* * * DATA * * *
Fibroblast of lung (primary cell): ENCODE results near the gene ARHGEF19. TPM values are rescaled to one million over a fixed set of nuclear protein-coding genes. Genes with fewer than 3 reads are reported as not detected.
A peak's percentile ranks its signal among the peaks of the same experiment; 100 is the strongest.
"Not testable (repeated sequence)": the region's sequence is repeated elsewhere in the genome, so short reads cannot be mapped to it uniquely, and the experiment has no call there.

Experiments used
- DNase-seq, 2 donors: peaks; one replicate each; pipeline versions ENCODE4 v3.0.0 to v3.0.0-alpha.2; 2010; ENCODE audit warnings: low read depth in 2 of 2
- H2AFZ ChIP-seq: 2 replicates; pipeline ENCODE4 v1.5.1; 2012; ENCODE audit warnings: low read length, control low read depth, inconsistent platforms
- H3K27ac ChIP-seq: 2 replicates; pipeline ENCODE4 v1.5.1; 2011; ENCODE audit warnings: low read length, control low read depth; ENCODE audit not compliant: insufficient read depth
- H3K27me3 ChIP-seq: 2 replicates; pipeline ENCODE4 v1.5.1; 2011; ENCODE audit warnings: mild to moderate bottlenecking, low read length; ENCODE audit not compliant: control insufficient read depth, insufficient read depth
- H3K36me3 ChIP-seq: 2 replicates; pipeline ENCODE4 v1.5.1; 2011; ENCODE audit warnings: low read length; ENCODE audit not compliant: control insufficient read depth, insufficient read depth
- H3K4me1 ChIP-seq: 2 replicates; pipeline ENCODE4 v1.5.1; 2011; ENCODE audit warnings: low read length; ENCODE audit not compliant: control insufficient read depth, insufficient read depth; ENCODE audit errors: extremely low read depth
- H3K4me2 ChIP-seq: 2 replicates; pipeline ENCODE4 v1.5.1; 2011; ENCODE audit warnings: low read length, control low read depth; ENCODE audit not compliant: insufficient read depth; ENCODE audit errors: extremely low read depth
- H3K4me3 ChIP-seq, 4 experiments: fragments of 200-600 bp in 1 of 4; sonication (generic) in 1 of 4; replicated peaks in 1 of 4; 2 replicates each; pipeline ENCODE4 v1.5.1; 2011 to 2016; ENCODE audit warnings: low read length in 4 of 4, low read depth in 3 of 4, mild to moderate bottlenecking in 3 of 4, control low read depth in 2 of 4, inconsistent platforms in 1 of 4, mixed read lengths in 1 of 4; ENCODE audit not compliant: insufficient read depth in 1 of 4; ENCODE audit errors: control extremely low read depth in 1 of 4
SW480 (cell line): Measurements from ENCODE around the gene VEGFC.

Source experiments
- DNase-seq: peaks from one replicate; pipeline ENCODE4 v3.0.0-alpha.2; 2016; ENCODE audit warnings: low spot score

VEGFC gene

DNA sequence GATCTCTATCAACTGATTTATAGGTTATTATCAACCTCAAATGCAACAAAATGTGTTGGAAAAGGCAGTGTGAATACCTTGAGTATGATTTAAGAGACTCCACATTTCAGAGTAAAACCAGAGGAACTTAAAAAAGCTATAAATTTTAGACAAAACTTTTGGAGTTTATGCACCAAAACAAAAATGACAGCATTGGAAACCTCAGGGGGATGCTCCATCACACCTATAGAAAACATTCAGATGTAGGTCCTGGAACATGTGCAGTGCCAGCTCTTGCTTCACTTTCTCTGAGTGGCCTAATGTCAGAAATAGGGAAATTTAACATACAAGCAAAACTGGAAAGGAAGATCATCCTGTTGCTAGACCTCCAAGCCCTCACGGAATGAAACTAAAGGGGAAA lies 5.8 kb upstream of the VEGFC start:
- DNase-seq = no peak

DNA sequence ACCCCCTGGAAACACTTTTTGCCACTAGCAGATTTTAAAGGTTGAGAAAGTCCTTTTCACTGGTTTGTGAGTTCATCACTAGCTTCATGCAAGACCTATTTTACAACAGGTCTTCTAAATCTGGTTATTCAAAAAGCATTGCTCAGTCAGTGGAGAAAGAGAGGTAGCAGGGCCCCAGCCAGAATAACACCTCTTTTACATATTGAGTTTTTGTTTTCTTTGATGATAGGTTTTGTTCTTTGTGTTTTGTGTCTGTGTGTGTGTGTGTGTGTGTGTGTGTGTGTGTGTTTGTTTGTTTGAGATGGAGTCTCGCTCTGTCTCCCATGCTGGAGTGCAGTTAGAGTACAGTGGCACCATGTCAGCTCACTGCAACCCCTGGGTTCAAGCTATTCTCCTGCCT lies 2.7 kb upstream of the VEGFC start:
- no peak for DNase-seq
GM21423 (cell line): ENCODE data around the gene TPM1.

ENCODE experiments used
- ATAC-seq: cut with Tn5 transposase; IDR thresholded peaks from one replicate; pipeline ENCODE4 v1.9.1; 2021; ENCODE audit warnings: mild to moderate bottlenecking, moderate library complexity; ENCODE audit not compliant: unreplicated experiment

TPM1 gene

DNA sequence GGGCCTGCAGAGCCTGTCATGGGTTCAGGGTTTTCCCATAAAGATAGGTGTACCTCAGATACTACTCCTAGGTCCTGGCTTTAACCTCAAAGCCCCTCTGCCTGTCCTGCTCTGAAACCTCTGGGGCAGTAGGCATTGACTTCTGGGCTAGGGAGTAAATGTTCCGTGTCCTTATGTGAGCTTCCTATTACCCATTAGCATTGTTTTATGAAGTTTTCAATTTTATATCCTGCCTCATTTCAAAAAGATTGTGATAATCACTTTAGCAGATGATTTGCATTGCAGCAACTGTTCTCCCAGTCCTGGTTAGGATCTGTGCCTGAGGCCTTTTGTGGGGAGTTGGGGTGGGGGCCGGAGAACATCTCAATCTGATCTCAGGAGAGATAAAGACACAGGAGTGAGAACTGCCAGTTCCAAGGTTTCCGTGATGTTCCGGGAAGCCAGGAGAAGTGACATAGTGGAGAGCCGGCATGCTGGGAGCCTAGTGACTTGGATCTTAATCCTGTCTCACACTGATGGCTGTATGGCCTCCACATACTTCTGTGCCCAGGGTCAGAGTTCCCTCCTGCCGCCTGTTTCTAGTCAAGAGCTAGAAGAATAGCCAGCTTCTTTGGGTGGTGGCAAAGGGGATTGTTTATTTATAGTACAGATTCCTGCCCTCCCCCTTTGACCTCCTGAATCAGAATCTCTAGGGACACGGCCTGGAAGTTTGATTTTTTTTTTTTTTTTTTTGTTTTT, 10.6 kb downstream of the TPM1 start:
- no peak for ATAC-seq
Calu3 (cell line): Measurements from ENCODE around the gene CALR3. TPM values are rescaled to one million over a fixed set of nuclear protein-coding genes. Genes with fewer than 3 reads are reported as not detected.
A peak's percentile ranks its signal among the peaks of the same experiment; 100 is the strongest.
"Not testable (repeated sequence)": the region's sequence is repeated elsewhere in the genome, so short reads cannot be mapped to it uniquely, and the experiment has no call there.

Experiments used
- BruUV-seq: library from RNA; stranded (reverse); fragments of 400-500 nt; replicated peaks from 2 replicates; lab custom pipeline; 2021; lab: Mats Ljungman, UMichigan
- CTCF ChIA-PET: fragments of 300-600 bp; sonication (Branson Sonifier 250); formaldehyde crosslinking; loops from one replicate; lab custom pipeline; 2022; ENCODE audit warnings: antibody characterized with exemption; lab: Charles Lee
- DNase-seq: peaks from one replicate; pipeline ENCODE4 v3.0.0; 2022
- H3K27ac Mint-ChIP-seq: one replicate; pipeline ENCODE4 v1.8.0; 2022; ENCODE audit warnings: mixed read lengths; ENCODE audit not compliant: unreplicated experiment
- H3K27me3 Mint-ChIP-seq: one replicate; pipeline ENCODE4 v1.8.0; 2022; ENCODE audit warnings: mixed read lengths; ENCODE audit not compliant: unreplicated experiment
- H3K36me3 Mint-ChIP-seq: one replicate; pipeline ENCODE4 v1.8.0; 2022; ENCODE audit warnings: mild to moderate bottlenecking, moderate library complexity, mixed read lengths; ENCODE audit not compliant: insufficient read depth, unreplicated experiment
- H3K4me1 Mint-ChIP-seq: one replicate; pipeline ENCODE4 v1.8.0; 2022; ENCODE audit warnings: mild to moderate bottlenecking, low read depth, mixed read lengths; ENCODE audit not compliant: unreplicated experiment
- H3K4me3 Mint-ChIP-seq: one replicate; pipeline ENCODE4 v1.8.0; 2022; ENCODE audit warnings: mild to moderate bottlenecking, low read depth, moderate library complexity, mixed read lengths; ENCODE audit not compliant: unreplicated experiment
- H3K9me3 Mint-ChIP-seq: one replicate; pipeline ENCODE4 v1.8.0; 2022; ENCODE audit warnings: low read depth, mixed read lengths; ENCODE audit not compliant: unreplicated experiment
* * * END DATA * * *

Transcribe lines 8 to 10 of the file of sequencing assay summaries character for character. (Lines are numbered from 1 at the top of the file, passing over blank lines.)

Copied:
- H3K27me3 ChIP-seq: 2 replicates; pipeline ENCODE4 v1.5.1; 2011; ENCODE audit warnings: mild to moderate bottlenecking, low read length; ENCODE audit not compliant: control insufficient read depth, insufficient read depth
- H3K36me3 ChIP-seq: 2 replicates; pipeline ENCODE4 v1.5.1; 2011; ENCODE audit warnings: low read length; ENCODE audit not compliant: control insufficient read depth, insufficient read depth
- H3K4me1 ChIP-seq: 2 replicates; pipeline ENCODE4 v1.5.1; 2011; ENCODE audit warnings: low read length; ENCODE audit not compliant: control insufficient read depth, insufficient read depth; ENCODE audit errors: extremely low read depth